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Johnny Marr: "The Smiths" and the Art of Gun-Slinging Paperback – 28 Sep 2006

2.9 out of 5 stars 14 customer reviews

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Product details

  • Paperback: 256 pages
  • Publisher: Independent Music Press (28 Sept. 2006)
  • Language: English
  • ISBN-10: 0954970489
  • ISBN-13: 978-0954970482
  • Product Dimensions: 15.6 x 1.9 x 23.4 cm
  • Average Customer Review: 2.9 out of 5 stars  See all reviews (14 customer reviews)
  • Amazon Bestsellers Rank: 149,467 in Books (See Top 100 in Books)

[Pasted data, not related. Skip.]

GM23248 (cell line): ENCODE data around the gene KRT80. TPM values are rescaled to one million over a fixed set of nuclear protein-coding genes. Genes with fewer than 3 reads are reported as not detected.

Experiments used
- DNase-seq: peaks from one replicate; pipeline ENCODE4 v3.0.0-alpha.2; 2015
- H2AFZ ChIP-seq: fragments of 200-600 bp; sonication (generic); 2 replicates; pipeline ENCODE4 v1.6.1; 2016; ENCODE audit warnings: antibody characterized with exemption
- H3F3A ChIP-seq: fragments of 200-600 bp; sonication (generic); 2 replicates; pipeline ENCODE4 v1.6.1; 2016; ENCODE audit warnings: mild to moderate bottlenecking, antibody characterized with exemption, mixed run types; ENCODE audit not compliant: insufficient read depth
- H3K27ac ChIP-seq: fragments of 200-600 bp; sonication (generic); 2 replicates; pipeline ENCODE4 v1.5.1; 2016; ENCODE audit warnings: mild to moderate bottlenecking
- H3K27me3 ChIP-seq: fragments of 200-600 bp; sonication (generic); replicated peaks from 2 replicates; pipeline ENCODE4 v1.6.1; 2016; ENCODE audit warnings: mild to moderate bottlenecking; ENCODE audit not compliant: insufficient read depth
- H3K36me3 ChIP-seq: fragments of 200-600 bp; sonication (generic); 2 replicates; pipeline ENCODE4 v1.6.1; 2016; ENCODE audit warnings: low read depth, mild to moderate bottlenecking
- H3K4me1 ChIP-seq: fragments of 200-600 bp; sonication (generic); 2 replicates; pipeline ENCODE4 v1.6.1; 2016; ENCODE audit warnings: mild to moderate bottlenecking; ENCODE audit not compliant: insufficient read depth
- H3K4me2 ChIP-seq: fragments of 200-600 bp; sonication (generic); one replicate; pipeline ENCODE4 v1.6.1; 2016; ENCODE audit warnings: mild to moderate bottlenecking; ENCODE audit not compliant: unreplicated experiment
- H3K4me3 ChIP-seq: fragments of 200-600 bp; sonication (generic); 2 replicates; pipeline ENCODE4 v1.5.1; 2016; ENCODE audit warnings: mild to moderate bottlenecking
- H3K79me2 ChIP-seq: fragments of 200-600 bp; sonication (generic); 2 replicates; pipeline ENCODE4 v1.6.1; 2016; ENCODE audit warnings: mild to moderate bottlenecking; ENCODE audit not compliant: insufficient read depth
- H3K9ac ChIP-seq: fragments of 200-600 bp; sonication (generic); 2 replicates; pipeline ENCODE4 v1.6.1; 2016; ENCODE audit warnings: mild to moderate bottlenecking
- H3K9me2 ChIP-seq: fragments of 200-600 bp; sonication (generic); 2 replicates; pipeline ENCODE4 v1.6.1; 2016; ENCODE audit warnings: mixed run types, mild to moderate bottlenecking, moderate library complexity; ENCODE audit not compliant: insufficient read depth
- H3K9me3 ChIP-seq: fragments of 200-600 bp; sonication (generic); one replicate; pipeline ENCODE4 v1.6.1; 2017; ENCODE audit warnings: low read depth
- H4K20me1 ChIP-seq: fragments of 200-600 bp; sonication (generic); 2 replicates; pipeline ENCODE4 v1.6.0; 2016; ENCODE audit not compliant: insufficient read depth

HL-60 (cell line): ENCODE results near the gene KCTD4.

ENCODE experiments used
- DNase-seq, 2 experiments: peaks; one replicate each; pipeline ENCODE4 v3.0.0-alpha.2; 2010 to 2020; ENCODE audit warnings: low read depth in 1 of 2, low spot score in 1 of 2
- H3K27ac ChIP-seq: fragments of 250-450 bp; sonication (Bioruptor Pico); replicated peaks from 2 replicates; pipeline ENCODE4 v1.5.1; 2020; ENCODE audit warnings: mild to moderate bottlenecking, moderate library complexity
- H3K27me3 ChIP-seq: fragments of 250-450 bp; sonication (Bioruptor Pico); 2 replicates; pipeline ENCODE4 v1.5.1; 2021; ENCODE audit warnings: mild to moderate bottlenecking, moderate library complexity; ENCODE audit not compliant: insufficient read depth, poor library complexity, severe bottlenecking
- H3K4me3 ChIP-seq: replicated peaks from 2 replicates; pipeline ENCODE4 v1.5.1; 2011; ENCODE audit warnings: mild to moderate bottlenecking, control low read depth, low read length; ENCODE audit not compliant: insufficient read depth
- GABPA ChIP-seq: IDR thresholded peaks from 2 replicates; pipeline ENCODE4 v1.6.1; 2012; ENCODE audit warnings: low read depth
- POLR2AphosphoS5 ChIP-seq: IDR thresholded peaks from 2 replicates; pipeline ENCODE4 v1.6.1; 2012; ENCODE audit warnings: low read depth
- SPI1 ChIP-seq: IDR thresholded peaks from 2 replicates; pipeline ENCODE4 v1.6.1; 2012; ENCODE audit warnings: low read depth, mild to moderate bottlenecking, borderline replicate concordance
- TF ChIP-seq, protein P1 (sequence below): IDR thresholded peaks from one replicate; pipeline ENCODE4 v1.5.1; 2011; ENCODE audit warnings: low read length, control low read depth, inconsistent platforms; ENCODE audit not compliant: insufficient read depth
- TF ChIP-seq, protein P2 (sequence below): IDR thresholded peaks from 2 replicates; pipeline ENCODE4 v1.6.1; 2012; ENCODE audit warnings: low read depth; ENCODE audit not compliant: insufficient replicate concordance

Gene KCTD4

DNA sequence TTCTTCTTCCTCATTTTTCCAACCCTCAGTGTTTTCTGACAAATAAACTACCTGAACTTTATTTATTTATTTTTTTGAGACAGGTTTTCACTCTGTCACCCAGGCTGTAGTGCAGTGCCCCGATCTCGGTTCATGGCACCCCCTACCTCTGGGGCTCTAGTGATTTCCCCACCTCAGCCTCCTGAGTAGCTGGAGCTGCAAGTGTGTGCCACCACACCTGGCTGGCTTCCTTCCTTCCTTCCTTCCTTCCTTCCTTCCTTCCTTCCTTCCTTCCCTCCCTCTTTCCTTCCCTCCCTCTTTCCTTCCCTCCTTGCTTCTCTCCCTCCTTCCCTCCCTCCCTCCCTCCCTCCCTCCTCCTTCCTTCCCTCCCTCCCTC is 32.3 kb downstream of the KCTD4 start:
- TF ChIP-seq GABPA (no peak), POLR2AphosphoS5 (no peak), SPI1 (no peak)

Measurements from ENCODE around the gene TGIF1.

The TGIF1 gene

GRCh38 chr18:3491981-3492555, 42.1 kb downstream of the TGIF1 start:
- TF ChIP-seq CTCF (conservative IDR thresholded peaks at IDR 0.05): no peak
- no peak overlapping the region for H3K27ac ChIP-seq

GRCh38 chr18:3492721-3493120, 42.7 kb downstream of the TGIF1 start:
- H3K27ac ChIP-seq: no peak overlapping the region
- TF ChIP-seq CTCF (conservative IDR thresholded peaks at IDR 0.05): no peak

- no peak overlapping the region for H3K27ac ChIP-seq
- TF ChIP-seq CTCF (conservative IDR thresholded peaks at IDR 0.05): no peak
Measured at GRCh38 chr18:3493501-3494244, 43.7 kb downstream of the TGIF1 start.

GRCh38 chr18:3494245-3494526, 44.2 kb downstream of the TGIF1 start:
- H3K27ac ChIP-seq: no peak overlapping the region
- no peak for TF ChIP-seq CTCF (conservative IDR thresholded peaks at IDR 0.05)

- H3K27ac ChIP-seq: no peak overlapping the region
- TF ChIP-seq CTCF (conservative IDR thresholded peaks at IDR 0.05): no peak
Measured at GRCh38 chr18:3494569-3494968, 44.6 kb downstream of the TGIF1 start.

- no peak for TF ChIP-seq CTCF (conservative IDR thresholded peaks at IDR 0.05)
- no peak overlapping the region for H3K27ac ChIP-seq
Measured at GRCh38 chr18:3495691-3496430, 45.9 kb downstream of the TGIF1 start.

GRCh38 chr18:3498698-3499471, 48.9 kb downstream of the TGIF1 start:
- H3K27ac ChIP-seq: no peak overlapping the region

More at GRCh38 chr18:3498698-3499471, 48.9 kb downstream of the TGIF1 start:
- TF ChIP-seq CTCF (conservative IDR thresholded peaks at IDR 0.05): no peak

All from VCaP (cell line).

Product Description

From the Publisher

1) This is the world’s first and only biography of Johnny Marr.
2) This year sees the 20th anniversary of the seminal Smiths album, The Queen Is Dead, which will guarantee a high profile for all Smith-s related books and artists.
3) Similar books on Morrissey are proven strong sellers and The Smiths’ fanbase remains fanatical.
4) This title will also appeal to fans of the artists Marr has collaborated with as well as music fans in general
5) The title sits neatly alongside other I.M.P. titles such as Dave Grohl and Robert Smith, all maverick artists who have made an impact across more than one band

About the Author

Richard Carman is the author of Robert Smith: The Cure & Wishful Thinking (I.M.P.) and has contributed to over a dozen music books on artists including The White Stripes, Red Hot Chili Peppers, Shaun Ryder and Dave Grohl.


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Customer Reviews

Top Customer Reviews

Format: Paperback